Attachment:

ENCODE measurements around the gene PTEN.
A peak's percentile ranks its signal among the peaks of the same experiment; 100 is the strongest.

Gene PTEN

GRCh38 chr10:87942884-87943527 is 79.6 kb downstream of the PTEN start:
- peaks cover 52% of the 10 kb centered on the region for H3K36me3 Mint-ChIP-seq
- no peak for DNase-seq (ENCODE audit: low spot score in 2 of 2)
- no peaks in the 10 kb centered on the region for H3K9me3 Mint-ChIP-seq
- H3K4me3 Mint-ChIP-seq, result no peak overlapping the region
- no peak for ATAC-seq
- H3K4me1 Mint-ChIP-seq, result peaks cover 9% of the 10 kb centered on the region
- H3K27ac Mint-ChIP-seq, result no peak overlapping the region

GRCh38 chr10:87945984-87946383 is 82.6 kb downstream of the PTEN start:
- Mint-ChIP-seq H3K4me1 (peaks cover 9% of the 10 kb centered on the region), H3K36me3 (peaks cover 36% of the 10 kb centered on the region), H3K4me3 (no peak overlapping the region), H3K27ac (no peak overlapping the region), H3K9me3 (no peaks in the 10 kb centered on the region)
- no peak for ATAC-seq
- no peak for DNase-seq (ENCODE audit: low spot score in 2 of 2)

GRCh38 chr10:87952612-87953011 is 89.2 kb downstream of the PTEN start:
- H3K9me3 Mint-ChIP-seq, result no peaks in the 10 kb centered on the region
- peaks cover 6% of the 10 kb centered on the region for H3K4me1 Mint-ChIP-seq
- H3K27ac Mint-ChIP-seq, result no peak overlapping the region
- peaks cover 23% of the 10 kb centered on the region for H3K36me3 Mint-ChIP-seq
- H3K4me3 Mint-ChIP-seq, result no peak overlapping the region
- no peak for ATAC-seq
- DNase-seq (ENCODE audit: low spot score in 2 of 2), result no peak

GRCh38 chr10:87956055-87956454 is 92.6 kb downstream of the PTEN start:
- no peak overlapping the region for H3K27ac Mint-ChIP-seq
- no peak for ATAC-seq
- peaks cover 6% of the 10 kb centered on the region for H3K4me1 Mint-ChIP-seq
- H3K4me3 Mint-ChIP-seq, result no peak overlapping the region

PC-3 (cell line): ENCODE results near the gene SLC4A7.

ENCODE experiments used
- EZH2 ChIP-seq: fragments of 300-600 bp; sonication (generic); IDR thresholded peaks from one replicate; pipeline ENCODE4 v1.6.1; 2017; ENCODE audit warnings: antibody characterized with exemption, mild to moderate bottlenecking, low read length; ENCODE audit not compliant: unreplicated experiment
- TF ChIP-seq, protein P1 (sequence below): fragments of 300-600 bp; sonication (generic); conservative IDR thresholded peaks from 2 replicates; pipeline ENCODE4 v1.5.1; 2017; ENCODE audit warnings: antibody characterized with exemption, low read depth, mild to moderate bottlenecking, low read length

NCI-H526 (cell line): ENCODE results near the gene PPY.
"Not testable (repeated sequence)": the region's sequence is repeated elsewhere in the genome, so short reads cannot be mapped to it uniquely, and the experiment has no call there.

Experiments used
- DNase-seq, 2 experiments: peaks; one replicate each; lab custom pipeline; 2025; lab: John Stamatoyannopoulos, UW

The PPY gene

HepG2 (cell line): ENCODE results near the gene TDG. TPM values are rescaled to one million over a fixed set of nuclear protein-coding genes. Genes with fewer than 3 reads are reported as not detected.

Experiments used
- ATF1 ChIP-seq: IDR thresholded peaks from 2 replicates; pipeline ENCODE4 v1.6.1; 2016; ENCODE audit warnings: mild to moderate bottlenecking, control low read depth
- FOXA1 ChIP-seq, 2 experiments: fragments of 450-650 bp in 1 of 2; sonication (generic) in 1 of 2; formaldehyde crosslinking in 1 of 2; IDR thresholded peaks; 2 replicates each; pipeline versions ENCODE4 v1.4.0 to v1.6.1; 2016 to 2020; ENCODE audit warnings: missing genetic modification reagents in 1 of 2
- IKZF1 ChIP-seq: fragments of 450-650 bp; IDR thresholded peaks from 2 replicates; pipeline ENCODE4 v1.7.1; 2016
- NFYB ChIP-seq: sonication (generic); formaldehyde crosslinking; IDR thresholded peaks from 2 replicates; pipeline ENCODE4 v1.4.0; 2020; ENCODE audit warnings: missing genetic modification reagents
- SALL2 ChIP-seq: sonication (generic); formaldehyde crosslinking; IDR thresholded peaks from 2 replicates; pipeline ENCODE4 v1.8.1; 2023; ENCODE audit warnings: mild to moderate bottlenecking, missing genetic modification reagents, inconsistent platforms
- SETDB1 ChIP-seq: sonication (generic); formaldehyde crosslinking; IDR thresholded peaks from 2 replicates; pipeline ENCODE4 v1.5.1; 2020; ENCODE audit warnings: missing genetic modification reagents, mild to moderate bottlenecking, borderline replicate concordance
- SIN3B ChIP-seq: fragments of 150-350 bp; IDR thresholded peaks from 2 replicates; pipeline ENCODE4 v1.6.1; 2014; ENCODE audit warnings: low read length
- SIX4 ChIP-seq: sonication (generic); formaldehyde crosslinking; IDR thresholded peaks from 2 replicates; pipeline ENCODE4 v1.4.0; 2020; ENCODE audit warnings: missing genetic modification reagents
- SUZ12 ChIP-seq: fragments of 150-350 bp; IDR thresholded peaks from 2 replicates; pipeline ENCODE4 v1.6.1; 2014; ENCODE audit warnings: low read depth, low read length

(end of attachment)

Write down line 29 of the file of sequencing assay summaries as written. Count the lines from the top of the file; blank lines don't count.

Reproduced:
PC-3 (cell line): ENCODE results near the gene SLC4A7.